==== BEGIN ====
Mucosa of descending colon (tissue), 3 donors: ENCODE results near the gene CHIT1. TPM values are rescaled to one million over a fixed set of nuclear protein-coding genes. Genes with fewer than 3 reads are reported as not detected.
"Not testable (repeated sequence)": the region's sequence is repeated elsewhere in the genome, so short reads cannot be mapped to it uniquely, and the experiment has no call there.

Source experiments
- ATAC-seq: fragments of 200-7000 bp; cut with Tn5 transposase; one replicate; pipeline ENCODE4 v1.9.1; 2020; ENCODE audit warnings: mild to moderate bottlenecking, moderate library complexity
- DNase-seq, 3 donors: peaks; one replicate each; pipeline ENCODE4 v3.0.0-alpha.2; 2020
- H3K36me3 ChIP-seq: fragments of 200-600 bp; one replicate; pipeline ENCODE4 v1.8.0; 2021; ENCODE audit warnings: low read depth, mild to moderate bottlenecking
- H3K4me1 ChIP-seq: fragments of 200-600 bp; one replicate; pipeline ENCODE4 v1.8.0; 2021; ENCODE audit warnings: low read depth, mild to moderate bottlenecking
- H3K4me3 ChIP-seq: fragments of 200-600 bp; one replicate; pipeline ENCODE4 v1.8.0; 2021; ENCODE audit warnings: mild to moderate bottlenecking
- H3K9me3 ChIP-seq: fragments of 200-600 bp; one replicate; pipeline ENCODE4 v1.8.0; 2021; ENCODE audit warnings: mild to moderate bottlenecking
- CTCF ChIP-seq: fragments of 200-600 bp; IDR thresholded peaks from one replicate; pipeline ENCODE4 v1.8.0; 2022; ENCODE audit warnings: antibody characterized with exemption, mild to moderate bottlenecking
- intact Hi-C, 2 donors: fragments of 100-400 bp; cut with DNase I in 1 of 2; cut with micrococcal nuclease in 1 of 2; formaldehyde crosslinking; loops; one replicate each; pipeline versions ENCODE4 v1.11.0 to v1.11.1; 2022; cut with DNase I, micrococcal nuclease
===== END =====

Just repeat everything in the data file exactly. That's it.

Mucosa of descending colon (tissue), 3 donors: ENCODE results near the gene CHIT1. TPM values are rescaled to one million over a fixed set of nuclear protein-coding genes. Genes with fewer than 3 reads are reported as not detected.
"Not testable (repeated sequence)": the region's sequence is repeated elsewhere in the genome, so short reads cannot be mapped to it uniquely, and the experiment has no call there.

Source experiments
- ATAC-seq: fragments of 200-7000 bp; cut with Tn5 transposase; one replicate; pipeline ENCODE4 v1.9.1; 2020; ENCODE audit warnings: mild to moderate bottlenecking, moderate library complexity
- DNase-seq, 3 donors: peaks; one replicate each; pipeline ENCODE4 v3.0.0-alpha.2; 2020
- H3K36me3 ChIP-seq: fragments of 200-600 bp; one replicate; pipeline ENCODE4 v1.8.0; 2021; ENCODE audit warnings: low read depth, mild to moderate bottlenecking
- H3K4me1 ChIP-seq: fragments of 200-600 bp; one replicate; pipeline ENCODE4 v1.8.0; 2021; ENCODE audit warnings: low read depth, mild to moderate bottlenecking
- H3K4me3 ChIP-seq: fragments of 200-600 bp; one replicate; pipeline ENCODE4 v1.8.0; 2021; ENCODE audit warnings: mild to moderate bottlenecking
- H3K9me3 ChIP-seq: fragments of 200-600 bp; one replicate; pipeline ENCODE4 v1.8.0; 2021; ENCODE audit warnings: mild to moderate bottlenecking
- CTCF ChIP-seq: fragments of 200-600 bp; IDR thresholded peaks from one replicate; pipeline ENCODE4 v1.8.0; 2022; ENCODE audit warnings: antibody characterized with exemption, mild to moderate bottlenecking
- intact Hi-C, 2 donors: fragments of 100-400 bp; cut with DNase I in 1 of 2; cut with micrococcal nuclease in 1 of 2; formaldehyde crosslinking; loops; one replicate each; pipeline versions ENCODE4 v1.11.0 to v1.11.1; 2022; cut with DNase I, micrococcal nuclease